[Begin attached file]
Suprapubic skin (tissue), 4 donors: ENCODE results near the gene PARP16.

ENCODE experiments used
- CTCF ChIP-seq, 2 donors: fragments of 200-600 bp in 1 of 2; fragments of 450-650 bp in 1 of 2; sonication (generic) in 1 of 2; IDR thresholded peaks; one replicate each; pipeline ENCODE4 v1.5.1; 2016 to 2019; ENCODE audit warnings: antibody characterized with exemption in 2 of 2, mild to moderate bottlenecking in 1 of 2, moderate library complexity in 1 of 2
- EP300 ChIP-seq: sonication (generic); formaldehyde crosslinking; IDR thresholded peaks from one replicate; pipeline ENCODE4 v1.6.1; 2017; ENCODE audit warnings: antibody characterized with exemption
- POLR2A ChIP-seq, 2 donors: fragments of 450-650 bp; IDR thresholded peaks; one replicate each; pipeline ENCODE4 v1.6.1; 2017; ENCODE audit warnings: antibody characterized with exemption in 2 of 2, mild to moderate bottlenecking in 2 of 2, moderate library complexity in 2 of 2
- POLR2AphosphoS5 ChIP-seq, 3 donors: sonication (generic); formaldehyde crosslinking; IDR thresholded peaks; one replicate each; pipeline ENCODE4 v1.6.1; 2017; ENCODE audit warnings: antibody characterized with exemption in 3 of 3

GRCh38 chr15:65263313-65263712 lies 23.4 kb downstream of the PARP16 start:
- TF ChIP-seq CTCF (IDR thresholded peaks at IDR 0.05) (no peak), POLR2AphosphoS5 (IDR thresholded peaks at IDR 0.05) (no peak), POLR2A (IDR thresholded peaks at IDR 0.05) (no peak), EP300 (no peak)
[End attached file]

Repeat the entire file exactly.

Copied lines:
Suprapubic skin (tissue), 4 donors: ENCODE results near the gene PARP16.

ENCODE experiments used
- CTCF ChIP-seq, 2 donors: fragments of 200-600 bp in 1 of 2; fragments of 450-650 bp in 1 of 2; sonication (generic) in 1 of 2; IDR thresholded peaks; one replicate each; pipeline ENCODE4 v1.5.1; 2016 to 2019; ENCODE audit warnings: antibody characterized with exemption in 2 of 2, mild to moderate bottlenecking in 1 of 2, moderate library complexity in 1 of 2
- EP300 ChIP-seq: sonication (generic); formaldehyde crosslinking; IDR thresholded peaks from one replicate; pipeline ENCODE4 v1.6.1; 2017; ENCODE audit warnings: antibody characterized with exemption
- POLR2A ChIP-seq, 2 donors: fragments of 450-650 bp; IDR thresholded peaks; one replicate each; pipeline ENCODE4 v1.6.1; 2017; ENCODE audit warnings: antibody characterized with exemption in 2 of 2, mild to moderate bottlenecking in 2 of 2, moderate library complexity in 2 of 2
- POLR2AphosphoS5 ChIP-seq, 3 donors: sonication (generic); formaldehyde crosslinking; IDR thresholded peaks; one replicate each; pipeline ENCODE4 v1.6.1; 2017; ENCODE audit warnings: antibody characterized with exemption in 3 of 3

GRCh38 chr15:65263313-65263712 lies 23.4 kb downstream of the PARP16 start:
- TF ChIP-seq CTCF (IDR thresholded peaks at IDR 0.05) (no peak), POLR2AphosphoS5 (IDR thresholded peaks at IDR 0.05) (no peak), POLR2A (IDR thresholded peaks at IDR 0.05) (no peak), EP300 (no peak)